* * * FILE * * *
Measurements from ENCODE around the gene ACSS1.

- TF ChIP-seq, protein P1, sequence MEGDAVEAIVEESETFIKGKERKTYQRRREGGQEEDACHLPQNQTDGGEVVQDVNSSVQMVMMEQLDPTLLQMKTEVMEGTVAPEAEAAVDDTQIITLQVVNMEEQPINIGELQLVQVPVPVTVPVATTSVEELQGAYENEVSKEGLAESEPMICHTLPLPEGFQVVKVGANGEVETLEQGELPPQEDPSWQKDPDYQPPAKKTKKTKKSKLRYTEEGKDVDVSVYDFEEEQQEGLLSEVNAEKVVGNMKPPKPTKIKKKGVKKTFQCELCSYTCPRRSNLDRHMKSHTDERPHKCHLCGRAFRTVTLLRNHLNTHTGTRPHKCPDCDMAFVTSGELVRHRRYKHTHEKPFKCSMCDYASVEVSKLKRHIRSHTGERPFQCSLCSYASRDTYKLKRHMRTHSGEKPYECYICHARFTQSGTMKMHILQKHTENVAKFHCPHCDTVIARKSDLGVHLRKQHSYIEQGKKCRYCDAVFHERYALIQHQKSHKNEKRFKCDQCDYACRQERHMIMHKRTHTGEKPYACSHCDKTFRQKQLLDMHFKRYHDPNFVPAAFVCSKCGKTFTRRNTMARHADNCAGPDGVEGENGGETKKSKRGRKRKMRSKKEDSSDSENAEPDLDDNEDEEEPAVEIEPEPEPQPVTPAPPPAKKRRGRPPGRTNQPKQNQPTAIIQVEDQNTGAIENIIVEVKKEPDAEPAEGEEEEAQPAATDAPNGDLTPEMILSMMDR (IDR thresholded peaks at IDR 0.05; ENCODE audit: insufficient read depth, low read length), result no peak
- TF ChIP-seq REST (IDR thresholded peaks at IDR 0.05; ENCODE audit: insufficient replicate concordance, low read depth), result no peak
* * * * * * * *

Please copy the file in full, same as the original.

Measurements from ENCODE around the gene ACSS1.

- TF ChIP-seq, protein P1, sequence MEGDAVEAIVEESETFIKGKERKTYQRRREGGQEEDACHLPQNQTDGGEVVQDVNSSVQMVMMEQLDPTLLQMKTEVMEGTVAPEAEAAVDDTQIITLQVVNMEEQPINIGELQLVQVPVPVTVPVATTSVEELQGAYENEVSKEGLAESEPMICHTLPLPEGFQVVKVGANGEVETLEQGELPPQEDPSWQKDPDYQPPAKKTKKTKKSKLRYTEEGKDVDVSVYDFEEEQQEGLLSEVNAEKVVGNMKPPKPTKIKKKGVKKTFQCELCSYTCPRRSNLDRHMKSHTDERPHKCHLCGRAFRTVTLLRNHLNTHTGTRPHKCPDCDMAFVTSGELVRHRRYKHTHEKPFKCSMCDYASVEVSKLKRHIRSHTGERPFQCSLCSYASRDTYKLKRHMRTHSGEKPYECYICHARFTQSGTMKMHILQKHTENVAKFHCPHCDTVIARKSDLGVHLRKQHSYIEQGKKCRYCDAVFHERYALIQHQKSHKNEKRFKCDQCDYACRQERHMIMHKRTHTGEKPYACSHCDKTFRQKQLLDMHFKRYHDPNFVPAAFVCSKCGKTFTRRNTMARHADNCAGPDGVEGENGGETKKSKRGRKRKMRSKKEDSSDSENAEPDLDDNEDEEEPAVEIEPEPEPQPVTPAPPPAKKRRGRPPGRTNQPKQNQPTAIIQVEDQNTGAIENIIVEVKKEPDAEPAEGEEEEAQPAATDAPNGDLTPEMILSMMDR (IDR thresholded peaks at IDR 0.05; ENCODE audit: insufficient read depth, low read length), result no peak
- TF ChIP-seq REST (IDR thresholded peaks at IDR 0.05; ENCODE audit: insufficient replicate concordance, low read depth), result no peak